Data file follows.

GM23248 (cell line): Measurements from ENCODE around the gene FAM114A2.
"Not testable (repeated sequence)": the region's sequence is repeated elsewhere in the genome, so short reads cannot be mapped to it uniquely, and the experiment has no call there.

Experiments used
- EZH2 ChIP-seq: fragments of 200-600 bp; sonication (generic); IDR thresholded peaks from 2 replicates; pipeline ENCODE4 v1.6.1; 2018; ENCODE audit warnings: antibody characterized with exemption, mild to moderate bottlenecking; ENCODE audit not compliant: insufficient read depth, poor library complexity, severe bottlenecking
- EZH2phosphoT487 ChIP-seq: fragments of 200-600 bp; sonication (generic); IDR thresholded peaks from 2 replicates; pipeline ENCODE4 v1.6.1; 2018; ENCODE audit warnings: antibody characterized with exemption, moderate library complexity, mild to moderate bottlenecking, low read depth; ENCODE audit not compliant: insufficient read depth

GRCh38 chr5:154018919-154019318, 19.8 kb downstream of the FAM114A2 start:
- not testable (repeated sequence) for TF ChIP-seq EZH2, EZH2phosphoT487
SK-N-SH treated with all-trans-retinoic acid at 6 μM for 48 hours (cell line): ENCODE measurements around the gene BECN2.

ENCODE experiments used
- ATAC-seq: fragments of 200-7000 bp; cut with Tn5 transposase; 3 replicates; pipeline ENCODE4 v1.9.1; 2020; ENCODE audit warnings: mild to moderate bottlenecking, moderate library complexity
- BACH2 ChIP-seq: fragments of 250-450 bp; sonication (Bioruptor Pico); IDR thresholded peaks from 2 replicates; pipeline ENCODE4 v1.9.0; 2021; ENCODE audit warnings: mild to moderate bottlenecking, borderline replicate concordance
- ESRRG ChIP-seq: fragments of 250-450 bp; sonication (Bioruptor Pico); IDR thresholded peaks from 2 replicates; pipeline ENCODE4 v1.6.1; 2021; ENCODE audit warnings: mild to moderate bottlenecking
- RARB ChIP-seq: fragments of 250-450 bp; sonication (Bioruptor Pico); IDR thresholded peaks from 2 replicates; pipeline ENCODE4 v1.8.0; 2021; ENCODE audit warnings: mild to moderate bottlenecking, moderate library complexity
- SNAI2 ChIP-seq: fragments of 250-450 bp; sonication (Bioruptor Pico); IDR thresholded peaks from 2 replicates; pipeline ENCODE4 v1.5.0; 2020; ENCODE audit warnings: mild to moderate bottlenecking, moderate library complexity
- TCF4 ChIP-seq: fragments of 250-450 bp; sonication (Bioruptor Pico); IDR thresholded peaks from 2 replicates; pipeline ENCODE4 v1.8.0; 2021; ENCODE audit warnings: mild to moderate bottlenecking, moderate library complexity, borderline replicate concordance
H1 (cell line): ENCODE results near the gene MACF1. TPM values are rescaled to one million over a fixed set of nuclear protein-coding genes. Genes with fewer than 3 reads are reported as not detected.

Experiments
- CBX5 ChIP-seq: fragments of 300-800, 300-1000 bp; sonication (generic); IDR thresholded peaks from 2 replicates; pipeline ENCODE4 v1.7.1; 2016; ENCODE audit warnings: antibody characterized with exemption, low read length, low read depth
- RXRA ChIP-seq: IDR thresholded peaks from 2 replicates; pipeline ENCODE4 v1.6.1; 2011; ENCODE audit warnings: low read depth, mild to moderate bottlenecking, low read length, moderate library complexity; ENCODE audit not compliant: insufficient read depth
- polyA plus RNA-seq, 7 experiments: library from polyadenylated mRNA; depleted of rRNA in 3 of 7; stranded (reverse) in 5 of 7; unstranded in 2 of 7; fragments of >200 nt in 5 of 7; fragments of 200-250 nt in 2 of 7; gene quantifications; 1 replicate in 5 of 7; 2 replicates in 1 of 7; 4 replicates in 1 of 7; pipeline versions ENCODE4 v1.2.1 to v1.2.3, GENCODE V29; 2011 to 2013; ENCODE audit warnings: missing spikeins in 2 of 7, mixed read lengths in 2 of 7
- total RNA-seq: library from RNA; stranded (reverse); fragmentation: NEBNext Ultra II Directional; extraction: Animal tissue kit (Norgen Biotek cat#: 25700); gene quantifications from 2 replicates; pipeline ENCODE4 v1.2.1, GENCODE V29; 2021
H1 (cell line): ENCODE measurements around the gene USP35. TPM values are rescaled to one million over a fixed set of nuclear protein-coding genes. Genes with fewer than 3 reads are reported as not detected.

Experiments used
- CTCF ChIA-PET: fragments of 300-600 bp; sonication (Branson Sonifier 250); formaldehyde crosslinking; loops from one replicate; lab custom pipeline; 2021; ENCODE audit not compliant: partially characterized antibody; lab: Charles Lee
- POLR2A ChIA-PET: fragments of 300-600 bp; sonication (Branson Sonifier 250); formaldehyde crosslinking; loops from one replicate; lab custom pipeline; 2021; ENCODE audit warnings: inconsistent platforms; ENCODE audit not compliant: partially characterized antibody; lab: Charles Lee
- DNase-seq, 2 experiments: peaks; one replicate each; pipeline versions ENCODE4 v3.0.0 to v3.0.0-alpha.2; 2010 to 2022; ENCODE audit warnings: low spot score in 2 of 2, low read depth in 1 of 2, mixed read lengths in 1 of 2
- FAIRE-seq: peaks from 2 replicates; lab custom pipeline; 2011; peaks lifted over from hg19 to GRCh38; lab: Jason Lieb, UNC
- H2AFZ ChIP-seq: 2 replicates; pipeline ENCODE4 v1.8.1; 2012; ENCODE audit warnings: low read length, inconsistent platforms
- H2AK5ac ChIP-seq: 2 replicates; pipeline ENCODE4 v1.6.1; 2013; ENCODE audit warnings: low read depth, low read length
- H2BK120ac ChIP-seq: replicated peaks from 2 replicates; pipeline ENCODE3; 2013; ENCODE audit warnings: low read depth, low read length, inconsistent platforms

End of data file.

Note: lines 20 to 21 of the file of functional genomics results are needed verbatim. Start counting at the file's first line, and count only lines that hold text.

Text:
- polyA plus RNA-seq, 7 experiments: library from polyadenylated mRNA; depleted of rRNA in 3 of 7; stranded (reverse) in 5 of 7; unstranded in 2 of 7; fragments of >200 nt in 5 of 7; fragments of 200-250 nt in 2 of 7; gene quantifications; 1 replicate in 5 of 7; 2 replicates in 1 of 7; 4 replicates in 1 of 7; pipeline versions ENCODE4 v1.2.1 to v1.2.3, GENCODE V29; 2011 to 2013; ENCODE audit warnings: missing spikeins in 2 of 7, mixed read lengths in 2 of 7
- total RNA-seq: library from RNA; stranded (reverse); fragmentation: NEBNext Ultra II Directional; extraction: Animal tissue kit (Norgen Biotek cat#: 25700); gene quantifications from 2 replicates; pipeline ENCODE4 v1.2.1, GENCODE V29; 2021